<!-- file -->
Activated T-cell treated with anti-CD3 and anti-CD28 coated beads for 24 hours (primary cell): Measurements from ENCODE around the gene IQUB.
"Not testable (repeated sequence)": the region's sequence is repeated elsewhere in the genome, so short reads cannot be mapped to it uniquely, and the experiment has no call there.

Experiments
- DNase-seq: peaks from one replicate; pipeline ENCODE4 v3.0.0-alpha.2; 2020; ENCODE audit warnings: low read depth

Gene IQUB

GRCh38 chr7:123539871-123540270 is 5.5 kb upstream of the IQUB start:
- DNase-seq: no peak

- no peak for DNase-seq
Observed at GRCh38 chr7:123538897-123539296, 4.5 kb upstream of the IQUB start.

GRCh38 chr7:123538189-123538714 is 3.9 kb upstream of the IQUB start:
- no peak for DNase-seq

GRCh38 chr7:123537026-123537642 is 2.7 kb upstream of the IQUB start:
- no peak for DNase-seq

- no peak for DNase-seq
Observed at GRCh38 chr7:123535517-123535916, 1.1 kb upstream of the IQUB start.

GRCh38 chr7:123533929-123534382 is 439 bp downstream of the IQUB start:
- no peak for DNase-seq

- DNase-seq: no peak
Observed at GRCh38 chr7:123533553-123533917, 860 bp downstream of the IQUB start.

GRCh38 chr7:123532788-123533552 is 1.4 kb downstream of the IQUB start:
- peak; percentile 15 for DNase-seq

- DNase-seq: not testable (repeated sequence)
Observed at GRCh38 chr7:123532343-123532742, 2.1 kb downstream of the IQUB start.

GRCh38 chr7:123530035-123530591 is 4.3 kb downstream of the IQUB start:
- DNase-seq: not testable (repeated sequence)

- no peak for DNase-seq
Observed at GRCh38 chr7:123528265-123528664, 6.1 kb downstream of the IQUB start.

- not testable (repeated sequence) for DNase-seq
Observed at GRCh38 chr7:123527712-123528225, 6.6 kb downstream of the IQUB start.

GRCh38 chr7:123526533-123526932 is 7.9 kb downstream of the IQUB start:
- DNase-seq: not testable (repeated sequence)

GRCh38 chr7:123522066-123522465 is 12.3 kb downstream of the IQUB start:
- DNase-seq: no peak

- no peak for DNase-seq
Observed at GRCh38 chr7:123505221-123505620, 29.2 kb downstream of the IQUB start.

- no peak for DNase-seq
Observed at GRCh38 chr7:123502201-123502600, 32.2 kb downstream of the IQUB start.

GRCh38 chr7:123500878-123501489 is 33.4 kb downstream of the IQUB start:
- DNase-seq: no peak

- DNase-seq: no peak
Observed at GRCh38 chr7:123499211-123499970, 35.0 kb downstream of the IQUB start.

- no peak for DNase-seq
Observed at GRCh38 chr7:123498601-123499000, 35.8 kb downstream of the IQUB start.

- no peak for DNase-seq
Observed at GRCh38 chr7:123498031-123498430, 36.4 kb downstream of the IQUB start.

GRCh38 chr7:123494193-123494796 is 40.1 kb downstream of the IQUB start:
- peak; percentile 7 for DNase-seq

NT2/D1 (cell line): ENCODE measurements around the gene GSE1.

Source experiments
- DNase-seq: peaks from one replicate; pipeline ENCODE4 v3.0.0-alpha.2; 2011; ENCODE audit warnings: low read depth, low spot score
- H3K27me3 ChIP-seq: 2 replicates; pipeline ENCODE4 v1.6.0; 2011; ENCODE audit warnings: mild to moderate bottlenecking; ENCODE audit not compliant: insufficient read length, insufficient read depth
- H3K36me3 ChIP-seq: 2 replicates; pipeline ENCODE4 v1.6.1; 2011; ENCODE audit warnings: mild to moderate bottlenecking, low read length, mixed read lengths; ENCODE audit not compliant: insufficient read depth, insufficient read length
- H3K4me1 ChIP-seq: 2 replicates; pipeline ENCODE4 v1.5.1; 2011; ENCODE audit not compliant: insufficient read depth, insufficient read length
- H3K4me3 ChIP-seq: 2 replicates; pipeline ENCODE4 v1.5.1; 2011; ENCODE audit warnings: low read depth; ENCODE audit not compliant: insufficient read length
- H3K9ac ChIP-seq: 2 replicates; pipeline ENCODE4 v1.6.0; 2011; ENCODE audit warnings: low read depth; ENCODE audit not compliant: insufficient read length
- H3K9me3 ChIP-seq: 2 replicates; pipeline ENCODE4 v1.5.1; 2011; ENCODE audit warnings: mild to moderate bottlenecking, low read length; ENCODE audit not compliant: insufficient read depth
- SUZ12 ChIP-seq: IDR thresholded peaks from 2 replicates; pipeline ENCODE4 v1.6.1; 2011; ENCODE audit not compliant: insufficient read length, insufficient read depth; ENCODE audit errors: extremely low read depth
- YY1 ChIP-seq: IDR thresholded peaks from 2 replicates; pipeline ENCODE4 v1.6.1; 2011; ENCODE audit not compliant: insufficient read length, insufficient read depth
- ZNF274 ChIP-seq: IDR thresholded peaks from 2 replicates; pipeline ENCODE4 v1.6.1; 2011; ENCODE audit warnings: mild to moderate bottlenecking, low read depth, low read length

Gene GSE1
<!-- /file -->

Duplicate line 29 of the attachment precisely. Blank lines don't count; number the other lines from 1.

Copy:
Observed at GRCh38 chr7:123527712-123528225, 6.6 kb downstream of the IQUB start.